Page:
I’d like to suggest that this eschatological attitude towards technology (uncritical acceptance, “progress” to a “better” future, and the unbridled consumerism that this belief entails) is a fundamentally anti-Christian one. 

Such a pattern of behaviour represents an abdication of the Christian’s regal and priestly role within creation: to discern which tools we shall adopt that we might best cultivate our inheritance from the Lord, that we might offer it back to him, to whom the earth and the fullness thereof, belongs.

The discourse surrounding the development of new technologies is myopically optimistic—technological progress is an unquestioned good. It is therefore incumbent upon us to think carefully about the possible negative developments that will arise if we adopt a particular technology.

Too often, modern screen-based technologies simply serve to cultivate the world to our own ends. “How many likes have I received? What entertainment value am I deriving from this program? How are my desires and interests best served by adopting this technology?” 

Instead, the children of God are to “test everything and hold fast to what is good” (to appropriate St. Paul’s teaching in 1 Thessalonians 5:21 on, not uncoincidentally, prophecy).

But where shall we start? And what questions should we be asking?

Disciples of Christ in a technological age have much to learn from the perceptive and prescient critic of media and culture, Neil Postman (1931–2003). In his work, Building a Bridge to the 18th Century, Postman proposed a number of questions we might ask of new technologies in order to evaluate their usefulness and propriety for the task(s) at hand.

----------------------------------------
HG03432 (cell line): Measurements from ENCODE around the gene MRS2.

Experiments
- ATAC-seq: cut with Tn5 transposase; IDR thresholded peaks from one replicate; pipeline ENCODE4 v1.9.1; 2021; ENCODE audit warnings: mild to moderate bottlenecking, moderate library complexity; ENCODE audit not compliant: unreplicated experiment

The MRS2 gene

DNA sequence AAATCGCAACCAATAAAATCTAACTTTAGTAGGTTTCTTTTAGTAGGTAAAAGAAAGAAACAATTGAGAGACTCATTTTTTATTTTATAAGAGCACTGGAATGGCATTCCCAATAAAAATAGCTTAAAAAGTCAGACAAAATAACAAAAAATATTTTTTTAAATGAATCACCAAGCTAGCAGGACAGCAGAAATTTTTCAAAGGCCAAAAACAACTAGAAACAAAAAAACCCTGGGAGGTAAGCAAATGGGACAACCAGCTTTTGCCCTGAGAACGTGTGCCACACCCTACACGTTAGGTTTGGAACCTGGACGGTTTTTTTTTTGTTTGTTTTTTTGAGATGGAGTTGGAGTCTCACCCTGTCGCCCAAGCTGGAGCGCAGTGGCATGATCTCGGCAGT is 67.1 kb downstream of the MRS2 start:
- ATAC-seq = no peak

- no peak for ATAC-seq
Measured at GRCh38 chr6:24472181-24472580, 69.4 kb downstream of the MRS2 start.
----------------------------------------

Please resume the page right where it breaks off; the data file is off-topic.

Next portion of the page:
Of course, Postman’s vision of the good has significant differences from the Christian vision, yet his critical approach is one that we would do well to emulate. Postman’s line of questioning is brief, yet provocative:

1. “What is the problem to which this technology is the solution?”

As Postman rather flatly states, “This question needs to be asked because there are technologies that are employed—indeed, invented—to solve problems that no normal person would regard as significant.”

To ask this question is to begin bringing critical clarity to the modern notion of progress. Is there really a need that must be addressed here? How pressing is this need, or is the technology we are considering here just fuelling an inordinate desire?

2. “Whose problem is it?”

Are the technologies that we are adopting solving an issue that legitimately belongs to us or to our neighbour, or does it concern the interests of a party further afield?